Floodplain Hydrology and Biogeochemistry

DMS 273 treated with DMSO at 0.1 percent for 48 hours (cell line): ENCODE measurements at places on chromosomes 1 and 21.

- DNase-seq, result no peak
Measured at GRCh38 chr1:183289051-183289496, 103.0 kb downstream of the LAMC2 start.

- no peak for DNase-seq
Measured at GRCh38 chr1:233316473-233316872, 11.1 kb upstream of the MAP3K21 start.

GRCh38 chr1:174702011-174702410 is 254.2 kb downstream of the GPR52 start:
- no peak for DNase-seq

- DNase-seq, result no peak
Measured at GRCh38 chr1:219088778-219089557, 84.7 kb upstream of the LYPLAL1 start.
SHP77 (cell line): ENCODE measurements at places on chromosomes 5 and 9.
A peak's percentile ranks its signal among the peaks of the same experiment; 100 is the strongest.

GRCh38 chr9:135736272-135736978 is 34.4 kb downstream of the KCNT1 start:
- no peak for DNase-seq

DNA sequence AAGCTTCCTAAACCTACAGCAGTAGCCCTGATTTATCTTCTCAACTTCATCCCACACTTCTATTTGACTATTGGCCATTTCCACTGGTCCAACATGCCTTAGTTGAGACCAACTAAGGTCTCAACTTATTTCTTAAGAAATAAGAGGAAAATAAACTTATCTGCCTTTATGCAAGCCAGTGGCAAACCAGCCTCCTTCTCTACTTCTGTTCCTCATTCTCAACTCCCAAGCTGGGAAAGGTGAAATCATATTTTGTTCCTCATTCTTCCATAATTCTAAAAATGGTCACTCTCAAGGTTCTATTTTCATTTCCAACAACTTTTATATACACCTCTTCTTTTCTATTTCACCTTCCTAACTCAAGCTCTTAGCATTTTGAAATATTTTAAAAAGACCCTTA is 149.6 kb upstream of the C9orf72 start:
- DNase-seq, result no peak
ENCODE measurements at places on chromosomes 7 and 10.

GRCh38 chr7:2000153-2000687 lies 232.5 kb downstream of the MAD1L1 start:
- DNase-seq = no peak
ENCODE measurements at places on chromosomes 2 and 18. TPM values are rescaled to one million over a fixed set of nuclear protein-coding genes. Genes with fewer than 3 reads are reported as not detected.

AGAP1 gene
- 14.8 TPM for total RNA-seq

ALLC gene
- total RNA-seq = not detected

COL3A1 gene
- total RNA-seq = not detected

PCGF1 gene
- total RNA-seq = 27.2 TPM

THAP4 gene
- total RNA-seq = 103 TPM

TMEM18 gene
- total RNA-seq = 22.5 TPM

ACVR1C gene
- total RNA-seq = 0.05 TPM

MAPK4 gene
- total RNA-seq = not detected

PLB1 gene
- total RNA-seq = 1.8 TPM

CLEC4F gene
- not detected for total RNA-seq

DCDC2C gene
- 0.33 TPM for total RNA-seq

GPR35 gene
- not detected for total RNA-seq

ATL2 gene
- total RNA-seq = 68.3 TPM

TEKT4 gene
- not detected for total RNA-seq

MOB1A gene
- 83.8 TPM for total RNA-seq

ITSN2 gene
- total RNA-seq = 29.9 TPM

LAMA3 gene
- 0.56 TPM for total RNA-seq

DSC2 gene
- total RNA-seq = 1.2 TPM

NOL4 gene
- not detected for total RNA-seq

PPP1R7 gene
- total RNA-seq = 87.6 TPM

River-floodplain connectivity is defined as the water mediated transfer of materials and energy between a river or stream and its adjacent floodplain. It is generally accepted that restoring and/or enhancing river-floodplain connectivity can reduce the downstream flux of reactive solutes such as nitrogen (N) and phosphorus (P) and thus improve downstream water quality. However, there is little scientific literature to guide ecological engineering efforts which optimize river-floodplain connectivity for solute retention. Therefore, the aim of my dissertation research was to examine feedbacks between inundation hydrology and floodplain biogeochemistry, with an emphasis on analyzing variation experienced along the river continuum and the cumulative effects of river-floodplain connectivity at the basin scale. This was completed through four independent investigations. Field sites ranged from the Atchafalaya River Basin, the largest river-floodplain system in the continental US, to the floodplain of a recently restored headwater stream in Appalachia. We also developed a method to examine river-floodplain connectivity across large- river networks and applied that methodology to US stream network. Largely, our results highlight the role floodwater residence time distributions play in floodplain biogeochemistry. In headwater streams, residence times restrict redox dependent processes (e.g. denitrification) and downstream flushing of reactive solutes is the dominant process. However, in large-river floodplains, redox dependent processes can become solute limited because of prolonged residence times and hydrologic isolation. In these floodplains, the dominant process is often autochthonous solute accumulation. Further, results from our modeling study suggest large-river floodplains have a greater impact on downstream water quality than floodplains associated with smaller streams, even when considering cumulative effects across the entire river network.